Deliver Deeper Dive Into Access Data

Installing security contractors can provide end users greater value by yielding deeper access control data.

By Dave Bhattacharjee

Access control systems, and the data they generate, can be leveraged far beyond their current deployment of allowing or limiting entrance to specified areas of a building. Much more can be done with access control data if we parse out additional attributes such as employee and building security, and, by combining access control data with other data streams, we can provide unique business and operational insights. In fact, organizations’ access control systems can be used not only to improve security, but to reduce cost of operations, improve safety and improve business relevance. Let’s take a brief look at five ways your installed access control systems can deliver more bang for your customer’s buck.

Reducing the Information Overload: During any busy period, an access control system can detect large numbers of events, sometimes at the rate of a million a month, often leaving system administrators overwhelmed by the volume of alarms triggered and the amount of information coming in. Because of information overload, operators might possibly overlook important signals. One solution to reduce excess “noise” and pinpoint potential problem areas is to add a set of filters on historical or retroactive data. For example, operators can review the access control data for line and communication errors to detect readers that may be malfunctioning. By leveraging this data to detect the source of the noise, both the integrator and customer benefit by increasing efficiency, accuracy and improved system operation.

Improving Situational Awareness as Video Verification: Combining video with access control data can significantly improve situational awareness. Consider this scenario: a recent review of an organization’s data log showed that attempted access to a door was denied. Within several minutes of this first attempt, doors nearby were forced open. The assumption was made that an employee’s access card did not work, so a key was used instead to get into the area. There is a high probability that those were legitimate alarms, which should always be investigated and – if there was video – that footage would be used to verify the alarms.

Enlisting Designated Sensitive Areas: Spatial context can be added to access control data by introducing the concept of zones, a designated set of panels and readers that require special attention. Often, some areas within a corporate campus, for example, have higher security requirements for various doors designated as “sensitive areas.” In these situations, analytics software can be configured to flag intrusion attempts in such vicinities. Organizations can glean valuable information based on patterns related to these specific access areas.

Sometimes, employees will have multiple access denials within a short time period, indicating a potential problem with the employee’s access card or system setup. Other times, access attempts at odd hours [could be] a sign of an insider threat.

Revealing Employee Behavior & Building Security: Data from access control systems can be parsed to pull out employee information, enabling customers to draw extensive insights into employee behavior. For example, alarms associated with employees can be visualized separately, which, when analyzed, show any number of patterns linked with their activity. Sometimes, employees will have multiple access denials within a short time period, indicating a potential problem with the employee’s access card or system setup. Other times, access attempts at odd hours of the day or night, or when an employee is not scheduled to work, could be anomalous behavior and a sign of an insider threat. The analytics may help an organization thwart a potential breach before it happens.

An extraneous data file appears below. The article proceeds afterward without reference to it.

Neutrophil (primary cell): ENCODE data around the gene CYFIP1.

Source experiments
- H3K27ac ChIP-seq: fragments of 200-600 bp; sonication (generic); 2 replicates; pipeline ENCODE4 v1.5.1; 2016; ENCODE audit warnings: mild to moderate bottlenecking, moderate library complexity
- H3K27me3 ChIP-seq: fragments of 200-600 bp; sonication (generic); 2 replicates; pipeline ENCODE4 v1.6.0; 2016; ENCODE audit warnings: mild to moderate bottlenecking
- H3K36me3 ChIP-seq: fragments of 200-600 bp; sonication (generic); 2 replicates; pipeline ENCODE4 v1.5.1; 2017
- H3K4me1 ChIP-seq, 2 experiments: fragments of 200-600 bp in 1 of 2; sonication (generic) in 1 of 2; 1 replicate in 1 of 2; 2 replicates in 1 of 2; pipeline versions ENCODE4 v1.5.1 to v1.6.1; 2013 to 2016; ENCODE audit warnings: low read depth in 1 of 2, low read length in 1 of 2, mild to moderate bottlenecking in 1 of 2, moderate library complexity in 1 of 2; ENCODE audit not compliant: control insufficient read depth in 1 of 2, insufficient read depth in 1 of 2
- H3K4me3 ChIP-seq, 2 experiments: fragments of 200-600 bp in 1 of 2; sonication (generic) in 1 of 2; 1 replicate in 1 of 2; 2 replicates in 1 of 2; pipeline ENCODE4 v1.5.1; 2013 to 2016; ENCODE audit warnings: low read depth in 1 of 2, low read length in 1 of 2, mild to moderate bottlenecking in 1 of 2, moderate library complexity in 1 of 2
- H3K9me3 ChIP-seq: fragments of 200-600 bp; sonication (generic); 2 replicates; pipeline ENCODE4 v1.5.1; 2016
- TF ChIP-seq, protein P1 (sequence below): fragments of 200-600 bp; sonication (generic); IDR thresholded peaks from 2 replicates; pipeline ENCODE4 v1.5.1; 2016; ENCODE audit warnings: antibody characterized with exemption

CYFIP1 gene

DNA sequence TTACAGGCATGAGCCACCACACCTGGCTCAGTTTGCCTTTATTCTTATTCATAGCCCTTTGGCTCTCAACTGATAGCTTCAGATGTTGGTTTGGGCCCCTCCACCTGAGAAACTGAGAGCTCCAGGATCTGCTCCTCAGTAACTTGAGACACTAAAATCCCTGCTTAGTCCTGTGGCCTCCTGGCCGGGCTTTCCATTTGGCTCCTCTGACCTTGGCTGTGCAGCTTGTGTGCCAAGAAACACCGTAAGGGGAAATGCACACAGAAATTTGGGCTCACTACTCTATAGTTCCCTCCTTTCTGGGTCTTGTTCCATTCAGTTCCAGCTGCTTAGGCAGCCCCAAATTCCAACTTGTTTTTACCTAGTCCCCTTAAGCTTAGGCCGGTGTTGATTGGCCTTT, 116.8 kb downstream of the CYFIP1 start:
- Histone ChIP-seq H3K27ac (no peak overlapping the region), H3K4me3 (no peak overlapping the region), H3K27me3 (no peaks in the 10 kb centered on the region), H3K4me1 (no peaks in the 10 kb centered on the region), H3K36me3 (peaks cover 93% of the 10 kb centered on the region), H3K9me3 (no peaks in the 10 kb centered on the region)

Likewise, data from access control systems can be used to collect security information for professional or commercial buildings. Tools, such as online dashboards, display a variety of unique statistics, including the average number of individual employees that enter a building per day. The frequency of how often an employee enters a building, as well as the circumstances in which the building is used can be documented. Various applications are in place for these types of statistics such as mustering reports (providing helpful real-time knowledge of which employees are located where) and office footprint planning.

Creating a Better Risk Profile: Many intriguing opportunities are possible for risk assessment by combining access control data with additional data sets. One example is to create an overall Building Risk Score by adding area crime data and the amount of sensitive locations within a building with the alarm data from the access control system. By combining this data, an algorithm can be developed to rank and score each building, providing the security personnel with a proactive view. The high-risk buildings can be reviewed to ensure that they have adequate staff levels or to understand if offices should be moved to a separate location.

Access control data when combined with other data sets can produce a vital and comprehensive view into not just alarms, but employee behavior and building security. It can also serve as an important tool for risk profiling enabling security professionals to take a proactive stance. Savvy integrators stand to capitalize by presenting the bigger picture of today’s access control solutions to customers seeking to enhance their overall security operations and may not be aware of all the opportunities potentially at their disposal.

Dave Bhattacharjee is Vice President, Data Analytics, for Stanley Security. Reach him at [email protected]

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